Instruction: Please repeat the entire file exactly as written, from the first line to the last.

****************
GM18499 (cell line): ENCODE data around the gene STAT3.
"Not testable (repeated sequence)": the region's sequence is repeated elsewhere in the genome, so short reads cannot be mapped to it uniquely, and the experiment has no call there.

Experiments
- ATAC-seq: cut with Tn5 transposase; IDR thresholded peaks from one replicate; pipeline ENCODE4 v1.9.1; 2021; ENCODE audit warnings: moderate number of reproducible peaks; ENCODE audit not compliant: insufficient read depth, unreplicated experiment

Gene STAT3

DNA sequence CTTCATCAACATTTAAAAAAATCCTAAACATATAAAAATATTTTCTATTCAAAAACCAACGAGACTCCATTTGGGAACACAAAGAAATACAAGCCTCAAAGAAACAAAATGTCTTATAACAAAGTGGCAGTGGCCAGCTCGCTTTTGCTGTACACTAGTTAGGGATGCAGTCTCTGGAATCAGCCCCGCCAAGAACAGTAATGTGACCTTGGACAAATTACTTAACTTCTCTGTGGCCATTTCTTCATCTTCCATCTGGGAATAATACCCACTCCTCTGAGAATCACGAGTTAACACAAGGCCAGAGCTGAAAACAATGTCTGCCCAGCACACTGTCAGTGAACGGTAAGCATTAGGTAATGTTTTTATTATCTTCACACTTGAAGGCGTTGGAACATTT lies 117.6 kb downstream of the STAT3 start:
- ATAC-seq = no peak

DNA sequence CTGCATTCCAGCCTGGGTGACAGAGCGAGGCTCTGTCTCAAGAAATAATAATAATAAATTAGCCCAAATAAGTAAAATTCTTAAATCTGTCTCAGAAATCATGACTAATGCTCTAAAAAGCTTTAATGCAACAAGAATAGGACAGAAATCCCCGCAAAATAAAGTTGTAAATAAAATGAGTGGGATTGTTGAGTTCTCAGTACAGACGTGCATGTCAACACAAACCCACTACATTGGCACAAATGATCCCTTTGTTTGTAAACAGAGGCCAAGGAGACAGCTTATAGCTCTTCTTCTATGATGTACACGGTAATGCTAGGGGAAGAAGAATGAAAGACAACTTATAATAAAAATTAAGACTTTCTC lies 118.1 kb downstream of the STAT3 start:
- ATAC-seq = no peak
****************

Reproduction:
GM18499 (cell line): ENCODE data around the gene STAT3.
"Not testable (repeated sequence)": the region's sequence is repeated elsewhere in the genome, so short reads cannot be mapped to it uniquely, and the experiment has no call there.

Experiments
- ATAC-seq: cut with Tn5 transposase; IDR thresholded peaks from one replicate; pipeline ENCODE4 v1.9.1; 2021; ENCODE audit warnings: moderate number of reproducible peaks; ENCODE audit not compliant: insufficient read depth, unreplicated experiment

Gene STAT3

DNA sequence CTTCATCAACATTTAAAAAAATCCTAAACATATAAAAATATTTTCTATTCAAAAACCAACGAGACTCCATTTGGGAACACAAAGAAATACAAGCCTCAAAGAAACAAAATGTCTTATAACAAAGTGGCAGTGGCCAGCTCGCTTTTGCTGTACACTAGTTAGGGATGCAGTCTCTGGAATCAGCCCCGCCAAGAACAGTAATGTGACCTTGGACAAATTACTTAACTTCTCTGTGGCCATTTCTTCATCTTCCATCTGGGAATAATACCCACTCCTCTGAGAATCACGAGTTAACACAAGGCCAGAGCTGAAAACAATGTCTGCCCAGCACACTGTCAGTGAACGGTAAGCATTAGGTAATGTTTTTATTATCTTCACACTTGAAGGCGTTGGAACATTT lies 117.6 kb downstream of the STAT3 start:
- ATAC-seq = no peak

DNA sequence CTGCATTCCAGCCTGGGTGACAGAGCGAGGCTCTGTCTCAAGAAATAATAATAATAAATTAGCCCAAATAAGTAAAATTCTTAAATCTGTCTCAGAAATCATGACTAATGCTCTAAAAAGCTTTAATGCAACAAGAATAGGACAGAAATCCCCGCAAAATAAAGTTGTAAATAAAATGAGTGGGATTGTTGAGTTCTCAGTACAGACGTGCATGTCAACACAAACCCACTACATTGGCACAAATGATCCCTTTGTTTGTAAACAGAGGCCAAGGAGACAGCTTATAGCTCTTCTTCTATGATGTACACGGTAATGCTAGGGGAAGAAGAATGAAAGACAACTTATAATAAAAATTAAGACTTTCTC lies 118.1 kb downstream of the STAT3 start:
- ATAC-seq = no peak